Pearl Jam to mark 20 years at benefit gig
Oct. Bridge School show will be band's eighth appearanceNEW YORK -- Pearl Jam fans, save the date: guitarist Stone Gossard says the closest thing to a 20th birthday gig for the band will be a slot on the bill of Neil Young's annual Bridge School Benefit in Mountain View, Calif. on Oct. 23 and 24.
"The only thing we've got going on in October is Bridge School, which is really special," Gossard told Billboard while in New York to support the new album by his side-band, Brad. "So that's our 20th anniversary, which is fitting. It's perfect: not too blown up. It's not about us, it about all those kids that are on stage with you and about Neil Young and his commitment, his influence." It will be Pearl Jam's eighth Bridge appearance. The group first played the benefit, which supports Young's school for children with severe physical disabilities, back in 1992.
The Bridge School dates, which will likely be held at the Shoreline Amphitheater, begin the day after Pearl Jam's exact anniversary. Oct. 22 marks the date in 1990 that the band, then called Mookie Blaylock, played its first show in Seattle's tiny Off Ramp club.
"It's so great that it's still going on, isn't it? 'Just stick together,' that's the advice we got from [U2's manager] Paul McGuinness," back in the early 90s, Gossard says, laughing. "I think we've just stayed on course in a way that's maybe encouraged people and surprised people, and I think there's more that we can do."
No other acts, aside from Neil Young, have yet been announced for the 2010 Bridge concerts.
Though Pearl Jam has been plenty busy this year -- they've done both a U.S. and European tour and released digital bootlegs of every show -- Gossard divulges that the band is mulling a South American trek for 2011.
Meanwhile, plans for the follow up to the Seattle rock veterans' 2009 album "Backspacer," which debuted at No. 1 on the Billboard 200, are just in the early stages, according to Gossard. "We were actually talking about trying to get in [to write and record] before Bridge School, but I think this Band Of Horses [tour] with Brad is going to make that harder to do. But the band is definitely going to get together probably [initially] without [frontman] Ed [Vedder] and start to hammer out some more demos and get some stuff to the point where he can hear it."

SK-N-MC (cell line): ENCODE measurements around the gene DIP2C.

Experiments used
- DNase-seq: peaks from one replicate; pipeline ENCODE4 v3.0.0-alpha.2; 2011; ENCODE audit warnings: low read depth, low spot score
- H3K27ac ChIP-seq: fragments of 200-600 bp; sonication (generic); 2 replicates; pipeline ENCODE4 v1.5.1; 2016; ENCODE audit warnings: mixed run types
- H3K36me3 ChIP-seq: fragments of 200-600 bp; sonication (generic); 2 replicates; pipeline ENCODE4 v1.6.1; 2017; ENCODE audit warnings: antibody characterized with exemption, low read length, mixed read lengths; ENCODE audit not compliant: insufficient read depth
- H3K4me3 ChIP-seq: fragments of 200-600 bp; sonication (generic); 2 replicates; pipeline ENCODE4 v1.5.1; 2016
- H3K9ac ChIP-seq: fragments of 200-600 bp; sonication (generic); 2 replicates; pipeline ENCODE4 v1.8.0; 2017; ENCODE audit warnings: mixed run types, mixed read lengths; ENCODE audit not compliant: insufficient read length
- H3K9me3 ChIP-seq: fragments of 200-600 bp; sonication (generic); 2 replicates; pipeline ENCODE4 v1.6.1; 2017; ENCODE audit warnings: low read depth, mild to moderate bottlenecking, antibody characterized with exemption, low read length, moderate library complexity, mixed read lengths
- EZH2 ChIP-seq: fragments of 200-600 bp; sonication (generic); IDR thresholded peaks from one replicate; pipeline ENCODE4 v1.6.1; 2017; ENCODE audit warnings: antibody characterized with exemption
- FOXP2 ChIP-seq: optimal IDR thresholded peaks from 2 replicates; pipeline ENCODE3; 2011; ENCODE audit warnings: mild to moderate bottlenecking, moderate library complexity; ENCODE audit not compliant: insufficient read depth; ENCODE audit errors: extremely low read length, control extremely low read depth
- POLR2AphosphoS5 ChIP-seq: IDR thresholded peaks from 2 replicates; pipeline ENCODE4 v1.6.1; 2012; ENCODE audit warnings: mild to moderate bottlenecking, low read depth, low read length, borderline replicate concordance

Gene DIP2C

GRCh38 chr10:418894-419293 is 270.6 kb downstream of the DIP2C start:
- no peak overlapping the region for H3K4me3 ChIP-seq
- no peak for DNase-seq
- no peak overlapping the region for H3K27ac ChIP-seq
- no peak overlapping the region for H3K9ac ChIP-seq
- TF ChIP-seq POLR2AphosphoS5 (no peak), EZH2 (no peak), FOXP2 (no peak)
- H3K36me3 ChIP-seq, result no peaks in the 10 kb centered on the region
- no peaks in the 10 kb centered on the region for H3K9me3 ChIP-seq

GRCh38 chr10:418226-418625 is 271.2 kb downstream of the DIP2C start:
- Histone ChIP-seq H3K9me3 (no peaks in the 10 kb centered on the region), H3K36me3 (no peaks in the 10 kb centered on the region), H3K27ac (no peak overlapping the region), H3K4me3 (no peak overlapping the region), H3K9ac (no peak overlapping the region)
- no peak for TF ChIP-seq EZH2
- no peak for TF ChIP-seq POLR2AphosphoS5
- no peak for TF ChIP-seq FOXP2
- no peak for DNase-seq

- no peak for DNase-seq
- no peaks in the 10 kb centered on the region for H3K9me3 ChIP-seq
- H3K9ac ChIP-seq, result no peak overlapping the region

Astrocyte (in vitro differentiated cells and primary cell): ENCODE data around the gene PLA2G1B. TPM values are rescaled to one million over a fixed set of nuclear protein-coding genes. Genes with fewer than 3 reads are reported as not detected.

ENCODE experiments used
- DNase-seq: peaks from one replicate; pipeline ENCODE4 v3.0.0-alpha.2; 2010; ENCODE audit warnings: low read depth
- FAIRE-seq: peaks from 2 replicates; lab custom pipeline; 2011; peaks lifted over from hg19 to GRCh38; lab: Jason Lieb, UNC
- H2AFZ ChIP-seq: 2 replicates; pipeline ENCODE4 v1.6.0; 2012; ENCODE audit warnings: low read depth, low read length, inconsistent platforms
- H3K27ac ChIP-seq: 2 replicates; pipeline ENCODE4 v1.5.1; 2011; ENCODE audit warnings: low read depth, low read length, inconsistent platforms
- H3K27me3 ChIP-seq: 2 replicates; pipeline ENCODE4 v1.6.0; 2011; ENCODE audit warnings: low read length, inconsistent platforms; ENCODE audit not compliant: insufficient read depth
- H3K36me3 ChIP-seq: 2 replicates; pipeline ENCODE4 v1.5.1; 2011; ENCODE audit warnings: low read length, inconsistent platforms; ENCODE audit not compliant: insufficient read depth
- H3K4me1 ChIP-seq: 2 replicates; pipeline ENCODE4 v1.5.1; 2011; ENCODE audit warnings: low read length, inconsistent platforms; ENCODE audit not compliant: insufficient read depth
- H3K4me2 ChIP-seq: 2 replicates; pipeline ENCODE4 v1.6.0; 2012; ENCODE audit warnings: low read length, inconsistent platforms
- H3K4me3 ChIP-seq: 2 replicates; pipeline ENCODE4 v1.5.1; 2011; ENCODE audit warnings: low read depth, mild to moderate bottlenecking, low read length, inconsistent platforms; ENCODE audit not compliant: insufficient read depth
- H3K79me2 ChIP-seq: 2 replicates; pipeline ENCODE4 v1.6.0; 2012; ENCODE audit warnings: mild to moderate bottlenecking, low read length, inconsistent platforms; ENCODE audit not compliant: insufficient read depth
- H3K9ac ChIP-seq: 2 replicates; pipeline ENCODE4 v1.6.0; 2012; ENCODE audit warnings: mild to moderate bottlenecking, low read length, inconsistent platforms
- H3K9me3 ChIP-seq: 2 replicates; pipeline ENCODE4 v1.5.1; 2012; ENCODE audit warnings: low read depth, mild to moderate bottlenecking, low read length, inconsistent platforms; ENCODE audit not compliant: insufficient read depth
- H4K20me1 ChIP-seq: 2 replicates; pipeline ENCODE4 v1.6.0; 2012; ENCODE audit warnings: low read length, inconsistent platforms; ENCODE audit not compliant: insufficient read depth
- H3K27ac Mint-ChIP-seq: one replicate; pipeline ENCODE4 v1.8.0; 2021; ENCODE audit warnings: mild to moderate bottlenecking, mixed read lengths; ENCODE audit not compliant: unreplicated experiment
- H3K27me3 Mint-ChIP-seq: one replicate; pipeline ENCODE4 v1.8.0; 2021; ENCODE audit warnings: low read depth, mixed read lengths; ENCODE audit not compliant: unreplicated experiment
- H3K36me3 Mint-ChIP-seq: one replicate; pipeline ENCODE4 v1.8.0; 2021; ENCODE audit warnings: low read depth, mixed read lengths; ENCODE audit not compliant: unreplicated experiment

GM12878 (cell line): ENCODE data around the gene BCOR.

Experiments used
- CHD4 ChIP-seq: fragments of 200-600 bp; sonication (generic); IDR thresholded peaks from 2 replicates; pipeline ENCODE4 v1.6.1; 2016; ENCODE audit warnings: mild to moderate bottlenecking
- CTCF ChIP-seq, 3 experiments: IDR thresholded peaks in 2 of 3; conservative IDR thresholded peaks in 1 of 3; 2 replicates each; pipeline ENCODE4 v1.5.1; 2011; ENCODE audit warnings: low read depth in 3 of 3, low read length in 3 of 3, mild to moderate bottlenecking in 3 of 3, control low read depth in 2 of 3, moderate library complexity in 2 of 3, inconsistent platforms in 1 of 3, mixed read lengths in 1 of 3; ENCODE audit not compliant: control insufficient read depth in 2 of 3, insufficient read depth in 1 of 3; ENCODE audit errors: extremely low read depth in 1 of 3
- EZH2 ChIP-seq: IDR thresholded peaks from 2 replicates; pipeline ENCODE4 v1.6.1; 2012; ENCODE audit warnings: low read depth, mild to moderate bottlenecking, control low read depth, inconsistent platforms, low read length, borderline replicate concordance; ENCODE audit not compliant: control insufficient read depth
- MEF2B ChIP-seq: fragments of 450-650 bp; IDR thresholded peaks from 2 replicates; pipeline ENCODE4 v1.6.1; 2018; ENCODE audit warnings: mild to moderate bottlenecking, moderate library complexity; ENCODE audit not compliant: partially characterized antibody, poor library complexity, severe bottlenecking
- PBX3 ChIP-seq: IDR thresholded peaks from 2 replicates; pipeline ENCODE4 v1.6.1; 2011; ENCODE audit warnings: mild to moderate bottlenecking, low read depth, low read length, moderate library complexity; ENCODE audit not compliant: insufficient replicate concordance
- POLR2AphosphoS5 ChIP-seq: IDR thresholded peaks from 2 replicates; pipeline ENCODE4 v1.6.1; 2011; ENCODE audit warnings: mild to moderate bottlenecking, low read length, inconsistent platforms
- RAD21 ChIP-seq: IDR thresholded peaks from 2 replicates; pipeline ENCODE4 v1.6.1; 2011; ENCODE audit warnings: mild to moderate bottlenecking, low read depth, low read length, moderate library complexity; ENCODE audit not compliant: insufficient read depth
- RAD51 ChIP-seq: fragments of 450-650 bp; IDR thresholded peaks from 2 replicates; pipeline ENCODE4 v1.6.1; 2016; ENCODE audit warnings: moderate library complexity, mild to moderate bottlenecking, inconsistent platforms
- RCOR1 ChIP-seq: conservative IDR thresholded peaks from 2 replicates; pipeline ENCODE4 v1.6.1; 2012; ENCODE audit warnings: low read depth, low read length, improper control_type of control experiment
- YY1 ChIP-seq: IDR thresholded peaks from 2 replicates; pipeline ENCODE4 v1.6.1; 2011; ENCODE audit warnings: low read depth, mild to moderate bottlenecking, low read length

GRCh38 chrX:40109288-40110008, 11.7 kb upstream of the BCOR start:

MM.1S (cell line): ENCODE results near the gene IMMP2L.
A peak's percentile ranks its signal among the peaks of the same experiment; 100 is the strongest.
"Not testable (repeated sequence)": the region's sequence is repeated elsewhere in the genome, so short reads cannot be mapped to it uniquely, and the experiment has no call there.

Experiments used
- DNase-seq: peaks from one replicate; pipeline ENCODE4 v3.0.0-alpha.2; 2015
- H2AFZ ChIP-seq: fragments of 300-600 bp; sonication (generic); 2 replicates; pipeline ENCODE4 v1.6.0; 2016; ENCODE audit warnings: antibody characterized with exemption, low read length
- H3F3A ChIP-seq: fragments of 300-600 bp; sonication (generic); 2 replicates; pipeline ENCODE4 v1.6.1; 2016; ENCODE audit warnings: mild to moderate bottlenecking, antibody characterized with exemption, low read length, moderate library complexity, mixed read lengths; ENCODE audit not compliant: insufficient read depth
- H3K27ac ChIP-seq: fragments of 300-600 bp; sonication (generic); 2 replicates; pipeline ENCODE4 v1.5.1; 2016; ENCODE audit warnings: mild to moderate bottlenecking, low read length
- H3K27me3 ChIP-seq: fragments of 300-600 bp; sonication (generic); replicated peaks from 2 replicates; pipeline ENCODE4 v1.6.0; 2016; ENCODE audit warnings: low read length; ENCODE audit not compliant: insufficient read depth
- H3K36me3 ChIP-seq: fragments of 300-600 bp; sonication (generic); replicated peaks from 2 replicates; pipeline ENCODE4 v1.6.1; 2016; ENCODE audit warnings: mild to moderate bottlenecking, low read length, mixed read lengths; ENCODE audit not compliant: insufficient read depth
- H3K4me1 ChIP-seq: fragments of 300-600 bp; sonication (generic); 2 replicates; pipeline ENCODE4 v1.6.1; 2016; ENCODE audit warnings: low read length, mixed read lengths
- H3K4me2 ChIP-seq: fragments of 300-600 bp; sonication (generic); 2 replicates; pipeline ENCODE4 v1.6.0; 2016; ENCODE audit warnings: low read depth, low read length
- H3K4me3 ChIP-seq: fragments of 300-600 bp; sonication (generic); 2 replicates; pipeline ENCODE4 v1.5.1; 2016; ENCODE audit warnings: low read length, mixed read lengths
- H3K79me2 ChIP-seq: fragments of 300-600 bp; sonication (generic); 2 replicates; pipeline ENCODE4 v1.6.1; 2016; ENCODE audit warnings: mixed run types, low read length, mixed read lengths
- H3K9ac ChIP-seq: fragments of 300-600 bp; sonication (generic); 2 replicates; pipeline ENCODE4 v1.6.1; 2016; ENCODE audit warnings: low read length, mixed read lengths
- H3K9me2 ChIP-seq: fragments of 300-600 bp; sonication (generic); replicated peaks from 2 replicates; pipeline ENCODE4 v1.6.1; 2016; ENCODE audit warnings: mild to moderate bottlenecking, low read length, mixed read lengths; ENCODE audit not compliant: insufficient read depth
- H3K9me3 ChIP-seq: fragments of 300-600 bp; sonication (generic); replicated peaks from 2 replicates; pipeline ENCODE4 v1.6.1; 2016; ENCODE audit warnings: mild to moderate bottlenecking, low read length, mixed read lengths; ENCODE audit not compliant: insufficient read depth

Pearl Jam's various members, however, have spent their summer vacations moonlighting with other musical projects. Gossard's Brad released its fourth studio album "Best Friends?" this month; it's available at PearlJam.com. As he mentioned, Brad will hit the road in October opening for Band of Horses, who themselves opened for Pearl Jam this spring.
"I'm hoping that Brad can do for [Band Of Horses'] show what they did for Pearl Jam," Gossard says. "[Singer] Shawn [Smith] hasn't played in arenas really and his voice through a big PA is going to really fill it up in a way that's going to surprise people."
Gossard adds that Brad will also slip in a few headlining New York shows and possibly a TV appearance while Band Of Horses heads to Texas to play the Austin City Limits Music Festival, which takes place Oct. 8-10.
"I'm really looking forward to interpreting this new [Brad] material and going back and relearning old songs that we've maybe never even played before, really showcasing what Brad's sound is. It started pretty naturally, I mean it was in '91, '92, so when everyone was going heavy we were going super mellow... I am fascinated by that aspect of being in bands and how time can strength your bonds; how that exaggerates the emotion of the music."
Pearl Jam's Eddie Vedder, who contributed brand new solo song "Better Days" to the just-released "Eat, Pray, Love" soundtrack, will pop up in Little Rock, Ark. to headline a West Memphis Three benefit on Aug. 28 alongside the Dixie Chicks' Natalie Maines. Proceeds from the concert, which will be held in the 700-capacity Quapaw Quarter United Methodist Church, will go to Arkansas Take Action which has long been fighting to overturn what many feel are the wrongful murder convictions of three locals. Vedder has supported the cause for a decade.
Drummer Matt Cameron, as previously reported, is doing double duty: he has played a handful of reunion shows with his original band, Soundgarden. So far, the quartet has played a pair of club shows plus the closing night headlining Lollapalooza slot. An album of hits and rarites, "Telephantasm" -- which includes the previously unreleased 1991 outtake "Black Rain" -- is due Sept. 28. More Soundgarden dates have been rumored but not confirmed.
"I'm looking forward to seeing some more Soundgarden shows," says Gossard. "I hope that that's part of the mix of next year. Matt getting out there and playing some dates with Soundgarden would make the world so happy. They're crushing and the songs are so great. You can tell they are so reverential about their music, and they're playing with conviction. It just shows you how different bands make the same drummer play in different ways."